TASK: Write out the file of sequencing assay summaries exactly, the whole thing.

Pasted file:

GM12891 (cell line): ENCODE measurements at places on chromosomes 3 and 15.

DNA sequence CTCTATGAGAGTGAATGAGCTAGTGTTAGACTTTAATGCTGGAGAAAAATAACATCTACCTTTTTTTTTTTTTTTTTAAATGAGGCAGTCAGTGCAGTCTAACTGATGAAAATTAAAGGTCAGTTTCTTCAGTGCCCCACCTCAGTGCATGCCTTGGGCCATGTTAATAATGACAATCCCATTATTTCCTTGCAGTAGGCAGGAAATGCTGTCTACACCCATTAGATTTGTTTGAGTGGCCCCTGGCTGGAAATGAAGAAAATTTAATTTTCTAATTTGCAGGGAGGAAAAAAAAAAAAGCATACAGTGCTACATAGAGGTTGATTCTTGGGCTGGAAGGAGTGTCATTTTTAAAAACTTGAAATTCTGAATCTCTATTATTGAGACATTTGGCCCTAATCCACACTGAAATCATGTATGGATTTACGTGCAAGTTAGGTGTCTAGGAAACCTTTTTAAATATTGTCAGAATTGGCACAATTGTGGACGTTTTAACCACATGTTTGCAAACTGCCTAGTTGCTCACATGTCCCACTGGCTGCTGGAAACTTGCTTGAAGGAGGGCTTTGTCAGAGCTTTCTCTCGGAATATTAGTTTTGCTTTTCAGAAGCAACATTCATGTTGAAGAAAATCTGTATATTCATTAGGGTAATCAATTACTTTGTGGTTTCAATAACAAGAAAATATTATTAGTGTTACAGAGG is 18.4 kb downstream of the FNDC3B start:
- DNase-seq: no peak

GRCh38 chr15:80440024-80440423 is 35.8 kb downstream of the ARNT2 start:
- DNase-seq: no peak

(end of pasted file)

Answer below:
GM12891 (cell line): ENCODE measurements at places on chromosomes 3 and 15.

DNA sequence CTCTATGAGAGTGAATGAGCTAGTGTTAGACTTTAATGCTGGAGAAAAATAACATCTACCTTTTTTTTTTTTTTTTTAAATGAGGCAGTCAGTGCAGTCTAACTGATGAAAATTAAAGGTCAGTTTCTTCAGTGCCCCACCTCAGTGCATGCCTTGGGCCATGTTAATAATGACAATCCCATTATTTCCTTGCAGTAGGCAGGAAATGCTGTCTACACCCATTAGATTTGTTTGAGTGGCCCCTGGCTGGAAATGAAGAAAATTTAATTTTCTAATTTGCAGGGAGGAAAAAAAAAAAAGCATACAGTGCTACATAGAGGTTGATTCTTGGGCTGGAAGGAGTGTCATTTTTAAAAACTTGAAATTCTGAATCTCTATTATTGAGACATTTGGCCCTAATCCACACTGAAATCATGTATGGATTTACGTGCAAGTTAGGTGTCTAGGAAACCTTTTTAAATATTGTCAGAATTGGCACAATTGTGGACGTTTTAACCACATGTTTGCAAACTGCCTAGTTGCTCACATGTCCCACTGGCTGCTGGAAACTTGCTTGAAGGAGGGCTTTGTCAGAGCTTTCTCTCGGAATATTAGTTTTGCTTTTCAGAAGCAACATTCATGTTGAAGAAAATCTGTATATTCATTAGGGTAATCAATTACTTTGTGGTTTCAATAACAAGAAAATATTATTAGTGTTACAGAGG is 18.4 kb downstream of the FNDC3B start:
- DNase-seq: no peak

GRCh38 chr15:80440024-80440423 is 35.8 kb downstream of the ARNT2 start:
- DNase-seq: no peak